The Department of Education did not respond to requests for comment.
“Throwing their hands up”
Pinellas lately has come under fire from some parents and residents who have demanded certain books be removed because of pages containing sex and violence. Some have taken to reading explicit passages aloud at board meetings, a so-far unsuccessful strategy aimed at convincing the board to pull books without going through its formal objection process.
That effort comes as the board continues to draft rules for buying and reviewing books to comply with state law.
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“We’re on our third time of looking at the policy (since January),” Cook said, noting that the state keeps revising rules and creating new ones. “That’s frustrating, and people are just throwing their hands up.”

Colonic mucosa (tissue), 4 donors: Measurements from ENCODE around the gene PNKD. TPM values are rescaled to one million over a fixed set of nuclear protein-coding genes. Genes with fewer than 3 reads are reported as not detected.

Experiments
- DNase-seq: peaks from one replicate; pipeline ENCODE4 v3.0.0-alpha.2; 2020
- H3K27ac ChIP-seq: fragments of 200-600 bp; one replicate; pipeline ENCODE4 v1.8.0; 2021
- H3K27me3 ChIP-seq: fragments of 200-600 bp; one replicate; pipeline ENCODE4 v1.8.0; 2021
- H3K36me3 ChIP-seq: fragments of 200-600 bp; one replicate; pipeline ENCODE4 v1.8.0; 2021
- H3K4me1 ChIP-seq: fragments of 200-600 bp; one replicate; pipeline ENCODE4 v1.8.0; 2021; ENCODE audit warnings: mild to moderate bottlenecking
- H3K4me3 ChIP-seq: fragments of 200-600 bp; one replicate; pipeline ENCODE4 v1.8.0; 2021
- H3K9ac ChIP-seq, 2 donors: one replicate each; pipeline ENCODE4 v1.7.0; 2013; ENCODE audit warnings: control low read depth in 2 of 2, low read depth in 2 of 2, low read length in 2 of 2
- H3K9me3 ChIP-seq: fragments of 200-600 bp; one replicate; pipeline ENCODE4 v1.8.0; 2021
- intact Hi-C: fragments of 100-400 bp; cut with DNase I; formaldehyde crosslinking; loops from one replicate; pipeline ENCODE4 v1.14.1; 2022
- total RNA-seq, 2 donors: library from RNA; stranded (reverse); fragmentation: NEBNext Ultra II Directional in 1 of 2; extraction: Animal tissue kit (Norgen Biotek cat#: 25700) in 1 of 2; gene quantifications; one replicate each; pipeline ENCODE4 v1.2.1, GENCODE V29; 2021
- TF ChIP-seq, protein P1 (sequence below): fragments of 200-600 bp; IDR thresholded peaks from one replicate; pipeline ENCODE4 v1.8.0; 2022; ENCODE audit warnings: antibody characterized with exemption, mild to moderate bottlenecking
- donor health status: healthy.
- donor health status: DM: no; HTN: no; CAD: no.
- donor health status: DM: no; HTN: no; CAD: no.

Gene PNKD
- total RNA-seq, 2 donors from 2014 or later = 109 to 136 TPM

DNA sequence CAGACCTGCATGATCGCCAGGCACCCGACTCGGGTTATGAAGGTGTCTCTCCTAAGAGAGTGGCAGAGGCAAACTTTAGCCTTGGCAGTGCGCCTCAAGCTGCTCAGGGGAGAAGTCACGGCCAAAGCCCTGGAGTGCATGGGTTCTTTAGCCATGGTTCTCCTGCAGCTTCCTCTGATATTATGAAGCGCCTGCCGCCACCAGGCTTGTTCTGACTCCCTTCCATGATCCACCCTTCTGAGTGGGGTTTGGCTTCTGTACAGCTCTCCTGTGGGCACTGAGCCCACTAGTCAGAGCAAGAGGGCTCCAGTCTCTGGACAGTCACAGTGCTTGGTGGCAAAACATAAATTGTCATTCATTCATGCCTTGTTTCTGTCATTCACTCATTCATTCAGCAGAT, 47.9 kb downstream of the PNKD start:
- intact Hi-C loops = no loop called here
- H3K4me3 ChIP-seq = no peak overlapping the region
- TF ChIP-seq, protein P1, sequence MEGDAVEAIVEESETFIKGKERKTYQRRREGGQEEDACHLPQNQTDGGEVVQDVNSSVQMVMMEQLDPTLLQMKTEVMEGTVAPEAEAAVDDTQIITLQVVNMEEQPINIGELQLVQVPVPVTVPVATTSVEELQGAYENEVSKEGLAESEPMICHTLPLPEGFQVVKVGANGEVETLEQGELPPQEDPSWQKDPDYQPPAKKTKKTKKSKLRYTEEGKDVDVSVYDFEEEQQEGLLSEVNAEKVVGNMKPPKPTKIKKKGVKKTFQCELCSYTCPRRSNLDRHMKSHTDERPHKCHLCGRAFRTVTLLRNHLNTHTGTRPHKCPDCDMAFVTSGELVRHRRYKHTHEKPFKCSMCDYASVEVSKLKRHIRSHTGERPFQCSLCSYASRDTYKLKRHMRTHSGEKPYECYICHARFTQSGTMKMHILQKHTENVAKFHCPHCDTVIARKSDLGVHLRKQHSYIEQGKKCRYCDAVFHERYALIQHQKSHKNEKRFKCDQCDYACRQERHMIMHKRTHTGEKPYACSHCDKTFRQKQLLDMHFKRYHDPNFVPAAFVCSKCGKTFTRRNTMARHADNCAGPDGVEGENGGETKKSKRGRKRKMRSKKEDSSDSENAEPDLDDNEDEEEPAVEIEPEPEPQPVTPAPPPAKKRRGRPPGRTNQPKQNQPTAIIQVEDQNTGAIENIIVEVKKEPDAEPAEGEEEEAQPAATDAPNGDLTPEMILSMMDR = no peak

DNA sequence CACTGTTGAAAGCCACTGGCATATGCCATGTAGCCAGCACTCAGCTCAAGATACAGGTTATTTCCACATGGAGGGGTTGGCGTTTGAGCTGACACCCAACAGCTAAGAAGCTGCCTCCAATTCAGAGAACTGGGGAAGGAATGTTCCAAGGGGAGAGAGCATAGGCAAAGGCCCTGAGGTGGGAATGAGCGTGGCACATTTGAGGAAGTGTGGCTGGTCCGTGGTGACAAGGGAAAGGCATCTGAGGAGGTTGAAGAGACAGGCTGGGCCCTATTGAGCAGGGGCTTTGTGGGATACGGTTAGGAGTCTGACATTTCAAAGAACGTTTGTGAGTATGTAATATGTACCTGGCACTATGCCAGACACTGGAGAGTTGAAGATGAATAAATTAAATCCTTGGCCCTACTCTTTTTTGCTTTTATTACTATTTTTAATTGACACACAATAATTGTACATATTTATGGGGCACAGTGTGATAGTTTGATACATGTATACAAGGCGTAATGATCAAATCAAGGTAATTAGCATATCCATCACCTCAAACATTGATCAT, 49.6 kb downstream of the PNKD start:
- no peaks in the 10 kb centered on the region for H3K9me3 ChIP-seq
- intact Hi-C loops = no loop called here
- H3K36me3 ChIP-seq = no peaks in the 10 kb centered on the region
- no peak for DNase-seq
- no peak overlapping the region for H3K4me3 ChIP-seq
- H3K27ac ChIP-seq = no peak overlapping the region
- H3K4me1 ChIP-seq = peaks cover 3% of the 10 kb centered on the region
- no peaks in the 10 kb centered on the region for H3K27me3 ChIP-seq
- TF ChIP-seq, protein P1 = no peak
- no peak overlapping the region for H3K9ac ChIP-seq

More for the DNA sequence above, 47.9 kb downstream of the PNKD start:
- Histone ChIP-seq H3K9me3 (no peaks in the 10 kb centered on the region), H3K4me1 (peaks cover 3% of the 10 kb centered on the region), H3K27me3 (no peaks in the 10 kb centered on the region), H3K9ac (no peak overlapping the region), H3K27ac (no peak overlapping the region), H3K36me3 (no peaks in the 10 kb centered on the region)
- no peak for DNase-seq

The Department of Education earlier this month held another workshop related to the handling of book objections, which districts will have to follow once it’s complete. The few participants in the online session noted that the state had asked for feedback but didn’t provide written proposals to review.
Complaints have grown statewide about the Department of Education’s directions on books, including the instruction to “err on the side of caution” when choosing titles. It offered little guidance beyond warnings to avoid materials that are harmful to minors.
At the same time, anti-censorship groups criticized state officials for another communication lapse. They said the department failed to tell districts that state laws restricting instruction about gender identity do not apply to the selection of library books — a key fact that the state’s lawyers had already made in a court case.